PITTSBURGH (AP) It would have been easy to bail. Nobody would have blamed him. Way too much work. Way too little reward. Way too much else going on in Aron Phillips-Nwankwo's life.
Only he couldn't. What would his mother have said? When the rest of his family asked if he was crazy, Stephanie Phillips told her son to trust his gut. So he turned down a full academic scholarship to Johns Hopkins in exchange for five years at the end of Jamie Dixon's bench in Pittsburgh, a chiseled if limited 6-foot-7 walk-on forward who spends most games as a towel-waving cheerleader.
Sitting with Dixon at a restaurant near his childhood home in Baltimore shortly after Phillips lost her battle with breast cancer in December 2013, Phillips-Nwankwo wondered when the fire that drives him would return or if he would even care if it did.
He didn't wonder about what his mother would want. Phillips didn't raise a quitter.
''She's the reason I just didn't give up,'' Phillips-Nwankwo said. ''I wanted to give up but I just couldn't.''
That future had to include basketball, despite his grief and considerable academic load. Even if he rarely played when it mattered. Even if it forced him to sacrifice anything resembling a normal college life.
Phillips-Nwankwo spent the months after her passing ''sleepwalking.'' He buried himself in books and the open arms of his teammates. Slowly, things returned to normal. Slowly, the fire returned - both in the classroom and on the court.
He added his mother's name to the back of his No. 15 jersey before his senior season, a tribute to her faith in him.
When he walks onto the floor Wednesday night in his last regular season game at the Petersen Events Center as the Panthers (19-11, 8-8 ACC) host Miami (18-11, 8-8), Phillips-Nwankwo will hug Dixon and point to the student section that has awarded him cult status because of the jolt he sends through the arena every time he reaches the scorer's table.
If he gets some more run alongside fellow seniors Cam Wright and Derrick Randall, great. If not, that's fine. The journey was always more important than the destination for a guy who has played less than 100 minutes in five years.
Phillips-Nwankwo laughingly admits the smarter decision when he graduated from Baltimore City College High in 2010 would have been to fo to Johns Hopkins and concentrate solely on becoming a doctor, the plan since he started watching cable documentaries as a kid and mimicked impromptu procedures on whoever happened to be around.
That path would have been simpler. Sorry, he doesn't do simple.
He switched majors from biology to neuroscience because there was something about the way the brain works that intrigued him. He voluntarily took out a student loan for his fifth year rather than ask Dixon for a scholarship. He typically is up until at least 2 a.m. with a book in his face before grabbing a handful of hours of sleep so he can start the same weary cycle: class, practice, class, collapse.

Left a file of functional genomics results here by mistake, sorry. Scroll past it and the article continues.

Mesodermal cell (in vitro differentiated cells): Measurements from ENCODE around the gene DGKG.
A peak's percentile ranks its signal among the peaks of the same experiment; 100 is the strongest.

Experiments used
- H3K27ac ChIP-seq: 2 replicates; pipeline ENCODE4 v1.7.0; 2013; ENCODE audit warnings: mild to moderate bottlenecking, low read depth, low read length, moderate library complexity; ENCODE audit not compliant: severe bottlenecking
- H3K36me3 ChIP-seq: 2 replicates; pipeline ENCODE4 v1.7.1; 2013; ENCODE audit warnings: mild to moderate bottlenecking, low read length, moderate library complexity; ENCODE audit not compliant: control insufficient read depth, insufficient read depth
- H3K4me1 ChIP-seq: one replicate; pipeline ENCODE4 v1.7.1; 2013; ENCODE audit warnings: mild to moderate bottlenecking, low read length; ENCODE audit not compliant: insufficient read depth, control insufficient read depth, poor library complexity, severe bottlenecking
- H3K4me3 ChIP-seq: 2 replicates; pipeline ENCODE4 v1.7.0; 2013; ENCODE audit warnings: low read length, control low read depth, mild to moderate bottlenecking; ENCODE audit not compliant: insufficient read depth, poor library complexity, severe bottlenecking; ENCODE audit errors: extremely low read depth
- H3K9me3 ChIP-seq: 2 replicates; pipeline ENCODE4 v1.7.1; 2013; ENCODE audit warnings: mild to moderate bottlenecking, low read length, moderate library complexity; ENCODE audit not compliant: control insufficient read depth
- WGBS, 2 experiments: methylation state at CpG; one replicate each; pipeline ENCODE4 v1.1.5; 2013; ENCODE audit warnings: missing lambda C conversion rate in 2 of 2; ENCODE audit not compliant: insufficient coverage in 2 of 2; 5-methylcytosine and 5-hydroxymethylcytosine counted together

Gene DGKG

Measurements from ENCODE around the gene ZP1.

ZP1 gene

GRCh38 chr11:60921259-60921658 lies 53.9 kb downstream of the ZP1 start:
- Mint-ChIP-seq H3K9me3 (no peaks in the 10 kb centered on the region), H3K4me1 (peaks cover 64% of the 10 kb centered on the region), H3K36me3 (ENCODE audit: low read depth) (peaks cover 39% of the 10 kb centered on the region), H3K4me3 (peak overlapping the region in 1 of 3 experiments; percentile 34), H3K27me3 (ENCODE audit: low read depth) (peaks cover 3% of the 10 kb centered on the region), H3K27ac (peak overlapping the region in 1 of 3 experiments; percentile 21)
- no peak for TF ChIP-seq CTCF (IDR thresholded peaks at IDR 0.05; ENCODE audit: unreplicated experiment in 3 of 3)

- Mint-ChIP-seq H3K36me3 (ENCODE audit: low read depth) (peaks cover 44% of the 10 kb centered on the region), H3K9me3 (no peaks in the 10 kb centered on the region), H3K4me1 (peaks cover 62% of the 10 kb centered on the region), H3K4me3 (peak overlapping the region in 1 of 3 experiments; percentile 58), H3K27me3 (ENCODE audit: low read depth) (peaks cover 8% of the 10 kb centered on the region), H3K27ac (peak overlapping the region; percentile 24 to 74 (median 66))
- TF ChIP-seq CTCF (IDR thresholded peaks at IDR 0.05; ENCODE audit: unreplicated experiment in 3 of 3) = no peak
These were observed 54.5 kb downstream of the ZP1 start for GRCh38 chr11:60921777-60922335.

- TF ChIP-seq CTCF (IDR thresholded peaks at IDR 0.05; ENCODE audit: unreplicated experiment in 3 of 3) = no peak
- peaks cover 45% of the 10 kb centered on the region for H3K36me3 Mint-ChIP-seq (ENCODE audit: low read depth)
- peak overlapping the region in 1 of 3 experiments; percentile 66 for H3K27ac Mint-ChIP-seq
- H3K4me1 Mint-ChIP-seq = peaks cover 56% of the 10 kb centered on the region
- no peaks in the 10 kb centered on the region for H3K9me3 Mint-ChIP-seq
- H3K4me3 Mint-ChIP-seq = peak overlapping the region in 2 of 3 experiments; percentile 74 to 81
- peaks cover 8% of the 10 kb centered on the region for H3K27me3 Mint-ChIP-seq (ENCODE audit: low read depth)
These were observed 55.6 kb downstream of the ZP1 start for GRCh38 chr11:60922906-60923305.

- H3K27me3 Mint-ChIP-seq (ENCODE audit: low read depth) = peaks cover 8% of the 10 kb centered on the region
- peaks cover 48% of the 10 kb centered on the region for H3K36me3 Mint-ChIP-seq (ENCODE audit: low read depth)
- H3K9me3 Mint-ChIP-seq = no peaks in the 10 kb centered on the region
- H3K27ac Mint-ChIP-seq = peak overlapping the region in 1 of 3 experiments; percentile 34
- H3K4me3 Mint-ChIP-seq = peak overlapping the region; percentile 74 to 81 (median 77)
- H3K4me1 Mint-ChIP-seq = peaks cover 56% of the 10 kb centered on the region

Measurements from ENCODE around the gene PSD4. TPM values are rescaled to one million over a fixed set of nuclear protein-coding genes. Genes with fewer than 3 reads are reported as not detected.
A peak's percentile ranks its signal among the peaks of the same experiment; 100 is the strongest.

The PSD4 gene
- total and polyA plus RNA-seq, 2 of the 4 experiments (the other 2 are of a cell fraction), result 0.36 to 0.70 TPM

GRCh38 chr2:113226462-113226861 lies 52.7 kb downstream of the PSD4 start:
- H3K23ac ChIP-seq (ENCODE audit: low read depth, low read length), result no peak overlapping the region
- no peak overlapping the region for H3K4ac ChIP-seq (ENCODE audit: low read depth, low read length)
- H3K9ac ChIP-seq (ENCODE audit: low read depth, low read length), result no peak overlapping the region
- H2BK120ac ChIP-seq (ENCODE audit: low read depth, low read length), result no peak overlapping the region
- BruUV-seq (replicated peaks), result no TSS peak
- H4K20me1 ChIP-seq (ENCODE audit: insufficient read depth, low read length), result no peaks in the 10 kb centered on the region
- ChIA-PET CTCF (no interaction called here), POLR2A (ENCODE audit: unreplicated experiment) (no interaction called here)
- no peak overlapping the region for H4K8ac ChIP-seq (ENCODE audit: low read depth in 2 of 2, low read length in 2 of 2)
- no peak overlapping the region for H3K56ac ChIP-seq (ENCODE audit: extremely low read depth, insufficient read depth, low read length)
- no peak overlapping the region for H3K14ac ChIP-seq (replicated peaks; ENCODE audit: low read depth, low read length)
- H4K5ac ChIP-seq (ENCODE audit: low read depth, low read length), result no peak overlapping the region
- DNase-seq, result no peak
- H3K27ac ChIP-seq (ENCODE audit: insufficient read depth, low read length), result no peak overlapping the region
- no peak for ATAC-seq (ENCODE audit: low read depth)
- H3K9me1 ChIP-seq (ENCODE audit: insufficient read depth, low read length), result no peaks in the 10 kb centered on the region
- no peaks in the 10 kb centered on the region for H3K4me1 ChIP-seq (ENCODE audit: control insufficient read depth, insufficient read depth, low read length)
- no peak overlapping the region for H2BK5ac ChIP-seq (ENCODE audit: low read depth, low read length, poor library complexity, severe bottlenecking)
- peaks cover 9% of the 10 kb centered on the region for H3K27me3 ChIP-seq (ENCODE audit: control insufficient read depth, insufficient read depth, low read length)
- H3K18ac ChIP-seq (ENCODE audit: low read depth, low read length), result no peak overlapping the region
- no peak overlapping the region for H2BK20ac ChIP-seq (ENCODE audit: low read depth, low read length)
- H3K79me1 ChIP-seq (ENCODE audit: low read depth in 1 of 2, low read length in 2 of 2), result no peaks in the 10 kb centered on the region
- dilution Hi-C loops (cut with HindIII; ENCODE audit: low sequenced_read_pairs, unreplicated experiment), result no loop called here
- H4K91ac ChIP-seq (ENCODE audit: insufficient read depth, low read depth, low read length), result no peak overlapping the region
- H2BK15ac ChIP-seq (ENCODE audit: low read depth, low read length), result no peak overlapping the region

Last he checked, a report card with Bs isn't the best way to get into medical school.
His relentless effort means he can fall asleep instantly, whether traveling by plane or bus or in a film session. And his teammates notice, using his perennial spot on the dean's list and his post-graduation goals as a way to affectionately bust his chops.
''I get the doctor jokes a lot,'' he said. ''If something is wrong with somebody, I get `Hey doc, what's wrong with me?' I'm like `Umm, I haven't been to medical school yet.'''
Emphasis on the yet. But it's coming. Quickly.
Phillips-Nwankwo spent the last three summers shadowing physicians at the University of Pittsburgh Medical Center. During one evaluation, Dr. Luke Henry turned the tables on his protege. The clinical neuropsychologist handed the clipboard to Phillips-Nwankwo and asked him to handle the next case, a routine clearance of an 8-year-old patient whose eyes bulged when he saw the large, dreadlocked pre-med student walk in.
''Aron manned up,'' Henry said. ''He was a little shy at first ... but he caught his groove. He came out of there a little charged up.''
It's a familiar sight to Dixon, who has watched Phillips-Nwankwo treat every practice as if it's his last in an effort to make the Panthers better and demand his coaches to take notice. Dixon responded by giving the team's most respected player the first extended playing time of his career this season.
Phillips-Nwankwo provided an emotional boost in a victory over Florida State on Jan. 14, scoring seven points off the bench in a 73-64 win. His momentum screeched to a halt when he dislocated a shoulder against Virginia Tech two weeks later.
Though he's healthy now, minutes are again scarce on team desperately chasing an NCAA tournament berth. With the next phase of his life - the one without basketball - rapidly approaching, Phillips-Nwankwo is trying to embrace the now.
By the time he turns 23 on April 21st, his playing days will be over. There will be a year or two of volunteering and research then it's off to med school, where he'll focus on concussion research in part because it will allow him to stay close to the game. The one he feel in love with as a kid, the one he promised his mother he'd see through until the end.
Don't bet against him.
''People think you just have to be real smart,'' Henry said. ''You have to have some depth to your person and some ability in what you are and bring to the table. He's an awesome, awesome guy. I wish him the best but he doesn't need my wishes, he just needs the opportunity.''
Follow Will Graves on Twitter at www.twitter.com/WillGravesAP